"Captain, how did you folks out there on Ursa Major handle a national political convention so that there were fewer and better speeches?"

Most likely, he will shake his head, sadly, and reply: "We haven't got that licked yet."

Bakersfield, California Californian - 7 Aug 52

Inez Robb
How Saucers Got Name

BOISE, Idaho -- Mankind has nothing to fear from the flying saucer but fear itself, in the calm opinion of the man who first spotted and christened these strange phenomena five years ago.

Kenneth Arnold, 37, veteran bush pilot, successful businessman and solid citizen of Boise who first spotted a formation of nine saucers while flying his own high-altitude C.A.A. airplane near Mount Rainier on June 24, 1947, is convinced that they are "a living, thinking creature" that inhabits the stratosphere but they are no "menace" says this fire control engineer, who is a highly respected citizen of this community.

This big, solid young man who weighs 210 pounds and who used to play football at the University of Minnesota, has spent a great deal of time and $12,000 of his own funds in investigating a phenomena which hve [sic] puzzled scientists and governments ever since he first saw them five years ago. No one any longer laughs them off as a figment of the imagination.

Name Given

"I have interviewed more than 5,000 who have seen flying saucers or who have had some solid evidence to present," he said, as we sat over coffee at the Owyhee Hotel. "I have made tape recordings of conversations with 200 airlines pilots describing their experiences with flying saucers, and I have taken 150 feet of 16-millimeter film in color all showing flying saucers.".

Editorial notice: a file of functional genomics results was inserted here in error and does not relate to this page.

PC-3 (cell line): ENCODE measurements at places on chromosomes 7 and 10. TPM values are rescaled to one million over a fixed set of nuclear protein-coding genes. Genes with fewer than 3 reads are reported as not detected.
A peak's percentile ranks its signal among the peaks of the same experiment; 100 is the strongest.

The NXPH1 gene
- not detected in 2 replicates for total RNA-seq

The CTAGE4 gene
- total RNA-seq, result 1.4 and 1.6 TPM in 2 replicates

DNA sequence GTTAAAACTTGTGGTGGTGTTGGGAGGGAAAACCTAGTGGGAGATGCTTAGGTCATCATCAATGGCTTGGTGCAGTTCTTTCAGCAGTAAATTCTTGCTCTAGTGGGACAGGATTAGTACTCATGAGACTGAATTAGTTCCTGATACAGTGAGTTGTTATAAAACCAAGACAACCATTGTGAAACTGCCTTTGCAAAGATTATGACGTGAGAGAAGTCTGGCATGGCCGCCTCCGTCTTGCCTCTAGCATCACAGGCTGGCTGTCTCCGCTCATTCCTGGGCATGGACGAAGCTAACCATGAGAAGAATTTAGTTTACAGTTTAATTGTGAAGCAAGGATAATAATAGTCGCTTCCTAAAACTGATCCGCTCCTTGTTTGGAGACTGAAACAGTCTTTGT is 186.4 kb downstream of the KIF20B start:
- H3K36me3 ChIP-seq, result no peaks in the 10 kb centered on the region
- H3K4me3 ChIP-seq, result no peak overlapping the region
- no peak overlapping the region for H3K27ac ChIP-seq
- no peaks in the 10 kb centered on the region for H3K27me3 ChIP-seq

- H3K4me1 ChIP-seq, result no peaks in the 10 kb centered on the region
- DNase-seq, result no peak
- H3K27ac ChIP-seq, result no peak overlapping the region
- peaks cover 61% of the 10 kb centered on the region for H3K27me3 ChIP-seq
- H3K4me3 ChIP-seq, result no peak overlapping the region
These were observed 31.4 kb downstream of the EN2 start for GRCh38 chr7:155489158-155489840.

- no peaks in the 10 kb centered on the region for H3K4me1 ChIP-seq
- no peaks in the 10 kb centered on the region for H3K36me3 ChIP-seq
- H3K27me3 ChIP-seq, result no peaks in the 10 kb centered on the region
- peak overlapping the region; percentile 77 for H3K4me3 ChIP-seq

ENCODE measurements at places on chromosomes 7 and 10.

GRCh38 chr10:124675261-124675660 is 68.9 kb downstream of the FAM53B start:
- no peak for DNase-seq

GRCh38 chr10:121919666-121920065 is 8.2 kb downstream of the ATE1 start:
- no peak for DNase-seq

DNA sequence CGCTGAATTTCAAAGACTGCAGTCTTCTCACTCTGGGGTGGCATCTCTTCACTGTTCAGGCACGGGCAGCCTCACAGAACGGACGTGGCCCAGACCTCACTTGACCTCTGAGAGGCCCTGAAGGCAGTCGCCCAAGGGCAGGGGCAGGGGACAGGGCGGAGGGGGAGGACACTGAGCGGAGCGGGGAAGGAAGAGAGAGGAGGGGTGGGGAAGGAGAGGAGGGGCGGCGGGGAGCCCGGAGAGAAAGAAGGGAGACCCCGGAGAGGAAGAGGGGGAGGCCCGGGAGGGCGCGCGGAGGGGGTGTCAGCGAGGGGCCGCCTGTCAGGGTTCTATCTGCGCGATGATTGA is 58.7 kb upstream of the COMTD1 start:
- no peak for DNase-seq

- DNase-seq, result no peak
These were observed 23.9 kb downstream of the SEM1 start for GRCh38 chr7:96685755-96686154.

Five years ago, Arnold was flying his plane when suddenly in the distance he glimpsed a formation of brilliant objects flying in formation and traveling at tremendous speed. At first he thought them to be jet aircraft Then from their speed and shape, he concluded they must be some kind of fantastic guided missiles with which the U.S. government was experimenting.

"I said to myself, 'Well, I'll be blankety-blank, what will they figure out next.'"

But when he landed at the Yakima airport later that day, Arnold felt it his duty to report what he had seen. Nine whatzitts flying diagonally in an echelon formation.

Later at the Pendleton, Ore., airport when a reporter questioned him about this strange phenomena, Arnold said:

"They flew like a saucer would if you skipped it across water."

Not Considered Funny

And if the flying saucer was not born at that moment, at least it was christened. For Arnold, 37, first saw and identified for this generation a phenomena he believes to be thousands of years old and which, he says, is "perfectly" described by the prophet Ezekiel in 24 chapters of the old testament.